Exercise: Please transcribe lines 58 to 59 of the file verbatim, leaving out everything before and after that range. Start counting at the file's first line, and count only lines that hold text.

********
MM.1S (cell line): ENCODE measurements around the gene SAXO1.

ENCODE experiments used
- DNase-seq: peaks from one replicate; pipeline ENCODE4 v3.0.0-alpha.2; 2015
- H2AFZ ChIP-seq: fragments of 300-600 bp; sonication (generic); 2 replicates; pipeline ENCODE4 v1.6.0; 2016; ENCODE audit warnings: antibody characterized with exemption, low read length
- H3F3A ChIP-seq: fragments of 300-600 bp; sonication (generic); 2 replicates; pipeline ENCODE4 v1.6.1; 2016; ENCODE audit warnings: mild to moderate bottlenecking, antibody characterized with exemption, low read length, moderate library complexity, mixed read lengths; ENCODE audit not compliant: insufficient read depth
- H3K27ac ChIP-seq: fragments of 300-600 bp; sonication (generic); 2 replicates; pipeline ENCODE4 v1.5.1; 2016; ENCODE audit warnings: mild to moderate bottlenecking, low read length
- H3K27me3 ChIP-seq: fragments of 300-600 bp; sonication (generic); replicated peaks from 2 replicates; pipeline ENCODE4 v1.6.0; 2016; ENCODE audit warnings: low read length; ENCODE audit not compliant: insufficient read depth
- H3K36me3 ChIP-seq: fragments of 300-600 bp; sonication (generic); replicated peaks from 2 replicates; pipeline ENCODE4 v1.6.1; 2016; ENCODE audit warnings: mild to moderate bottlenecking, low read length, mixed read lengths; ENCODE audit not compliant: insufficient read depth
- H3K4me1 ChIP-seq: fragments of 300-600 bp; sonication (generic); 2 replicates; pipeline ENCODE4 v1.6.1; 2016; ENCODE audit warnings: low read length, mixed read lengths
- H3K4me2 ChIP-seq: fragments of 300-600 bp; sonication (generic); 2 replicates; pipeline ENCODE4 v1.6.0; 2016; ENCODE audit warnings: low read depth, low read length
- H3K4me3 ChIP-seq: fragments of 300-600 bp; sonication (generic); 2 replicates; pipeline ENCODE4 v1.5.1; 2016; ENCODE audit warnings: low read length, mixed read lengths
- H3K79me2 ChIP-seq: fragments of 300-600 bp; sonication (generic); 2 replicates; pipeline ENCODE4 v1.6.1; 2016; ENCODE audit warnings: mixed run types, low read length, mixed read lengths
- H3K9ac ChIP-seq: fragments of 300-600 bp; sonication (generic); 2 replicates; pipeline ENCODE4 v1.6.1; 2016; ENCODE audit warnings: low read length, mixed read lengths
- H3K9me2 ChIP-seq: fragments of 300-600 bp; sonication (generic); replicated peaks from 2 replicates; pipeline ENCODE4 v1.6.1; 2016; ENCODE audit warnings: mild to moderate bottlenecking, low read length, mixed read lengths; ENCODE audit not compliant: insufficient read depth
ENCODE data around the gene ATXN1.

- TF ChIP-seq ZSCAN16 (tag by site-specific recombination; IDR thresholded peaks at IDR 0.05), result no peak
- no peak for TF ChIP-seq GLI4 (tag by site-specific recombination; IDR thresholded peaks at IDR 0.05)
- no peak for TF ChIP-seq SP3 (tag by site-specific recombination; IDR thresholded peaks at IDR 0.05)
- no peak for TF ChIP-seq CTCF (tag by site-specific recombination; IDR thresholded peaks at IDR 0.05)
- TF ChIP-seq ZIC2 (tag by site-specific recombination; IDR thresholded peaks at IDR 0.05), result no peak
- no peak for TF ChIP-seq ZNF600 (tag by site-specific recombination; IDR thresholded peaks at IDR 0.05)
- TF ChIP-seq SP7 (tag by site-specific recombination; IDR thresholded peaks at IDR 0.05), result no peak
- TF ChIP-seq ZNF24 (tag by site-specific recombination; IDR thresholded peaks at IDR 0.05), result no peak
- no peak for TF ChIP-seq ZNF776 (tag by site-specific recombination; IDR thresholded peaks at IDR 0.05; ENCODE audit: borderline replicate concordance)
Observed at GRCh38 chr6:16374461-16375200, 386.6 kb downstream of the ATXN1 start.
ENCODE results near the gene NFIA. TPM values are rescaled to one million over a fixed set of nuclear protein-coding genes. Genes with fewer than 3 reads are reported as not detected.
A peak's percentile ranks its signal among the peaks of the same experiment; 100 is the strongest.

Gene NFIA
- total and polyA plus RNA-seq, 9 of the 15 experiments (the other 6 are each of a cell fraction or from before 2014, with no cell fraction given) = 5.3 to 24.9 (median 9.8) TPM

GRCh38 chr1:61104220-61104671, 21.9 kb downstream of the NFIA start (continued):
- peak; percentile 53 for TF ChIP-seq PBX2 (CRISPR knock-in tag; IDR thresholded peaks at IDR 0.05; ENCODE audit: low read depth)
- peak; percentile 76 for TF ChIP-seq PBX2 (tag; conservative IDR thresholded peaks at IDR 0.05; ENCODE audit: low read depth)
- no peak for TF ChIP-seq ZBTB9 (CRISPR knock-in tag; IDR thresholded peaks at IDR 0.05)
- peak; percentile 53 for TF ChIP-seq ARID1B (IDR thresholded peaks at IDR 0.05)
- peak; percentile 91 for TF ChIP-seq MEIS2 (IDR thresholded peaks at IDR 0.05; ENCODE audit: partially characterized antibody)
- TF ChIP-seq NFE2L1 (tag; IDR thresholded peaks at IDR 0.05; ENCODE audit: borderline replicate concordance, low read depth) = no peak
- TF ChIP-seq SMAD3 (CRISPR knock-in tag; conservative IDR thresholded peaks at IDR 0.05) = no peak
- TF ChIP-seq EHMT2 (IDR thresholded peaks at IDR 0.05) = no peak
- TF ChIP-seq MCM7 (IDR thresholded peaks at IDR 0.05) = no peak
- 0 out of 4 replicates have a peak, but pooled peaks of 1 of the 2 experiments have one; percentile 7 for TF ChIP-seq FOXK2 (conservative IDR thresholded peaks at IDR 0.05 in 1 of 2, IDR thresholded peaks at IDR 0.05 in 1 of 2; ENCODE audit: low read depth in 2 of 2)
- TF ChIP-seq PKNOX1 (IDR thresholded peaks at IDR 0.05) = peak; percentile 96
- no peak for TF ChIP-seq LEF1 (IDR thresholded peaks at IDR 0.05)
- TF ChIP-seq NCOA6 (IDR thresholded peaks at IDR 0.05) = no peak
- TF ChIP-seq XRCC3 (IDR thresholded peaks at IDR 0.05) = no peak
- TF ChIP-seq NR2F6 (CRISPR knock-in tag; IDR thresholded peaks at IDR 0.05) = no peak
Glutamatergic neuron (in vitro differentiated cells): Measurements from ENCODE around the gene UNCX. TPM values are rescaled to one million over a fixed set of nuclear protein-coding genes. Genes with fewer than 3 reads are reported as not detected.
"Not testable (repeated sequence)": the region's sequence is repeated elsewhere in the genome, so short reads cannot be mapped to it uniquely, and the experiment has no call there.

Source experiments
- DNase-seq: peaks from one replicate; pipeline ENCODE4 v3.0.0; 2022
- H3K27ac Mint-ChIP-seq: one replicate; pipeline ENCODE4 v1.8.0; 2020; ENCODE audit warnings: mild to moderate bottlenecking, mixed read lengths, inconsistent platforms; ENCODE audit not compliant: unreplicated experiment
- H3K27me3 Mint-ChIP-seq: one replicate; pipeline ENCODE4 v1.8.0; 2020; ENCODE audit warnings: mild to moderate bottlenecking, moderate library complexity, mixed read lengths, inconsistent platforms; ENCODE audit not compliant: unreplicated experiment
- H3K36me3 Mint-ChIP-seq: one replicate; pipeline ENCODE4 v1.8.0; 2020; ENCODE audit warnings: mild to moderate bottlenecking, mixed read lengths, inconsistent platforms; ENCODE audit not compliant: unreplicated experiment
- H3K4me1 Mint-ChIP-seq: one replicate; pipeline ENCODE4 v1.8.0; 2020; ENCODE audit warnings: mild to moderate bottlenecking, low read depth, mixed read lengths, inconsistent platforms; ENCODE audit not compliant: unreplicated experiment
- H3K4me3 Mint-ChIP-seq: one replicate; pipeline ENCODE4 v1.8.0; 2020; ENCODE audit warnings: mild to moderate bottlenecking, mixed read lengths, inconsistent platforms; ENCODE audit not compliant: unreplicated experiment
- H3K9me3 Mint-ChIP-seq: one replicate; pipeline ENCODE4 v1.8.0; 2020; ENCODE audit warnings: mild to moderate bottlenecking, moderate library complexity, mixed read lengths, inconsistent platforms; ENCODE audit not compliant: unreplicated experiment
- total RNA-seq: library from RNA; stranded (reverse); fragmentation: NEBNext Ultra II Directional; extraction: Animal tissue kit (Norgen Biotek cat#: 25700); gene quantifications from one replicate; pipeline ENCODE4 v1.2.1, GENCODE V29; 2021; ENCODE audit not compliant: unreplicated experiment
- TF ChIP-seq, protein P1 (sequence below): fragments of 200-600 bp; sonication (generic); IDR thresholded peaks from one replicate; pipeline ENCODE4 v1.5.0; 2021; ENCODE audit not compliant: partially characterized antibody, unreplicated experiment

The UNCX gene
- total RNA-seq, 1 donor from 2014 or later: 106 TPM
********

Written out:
The UNCX gene
- total RNA-seq, 1 donor from 2014 or later: 106 TPM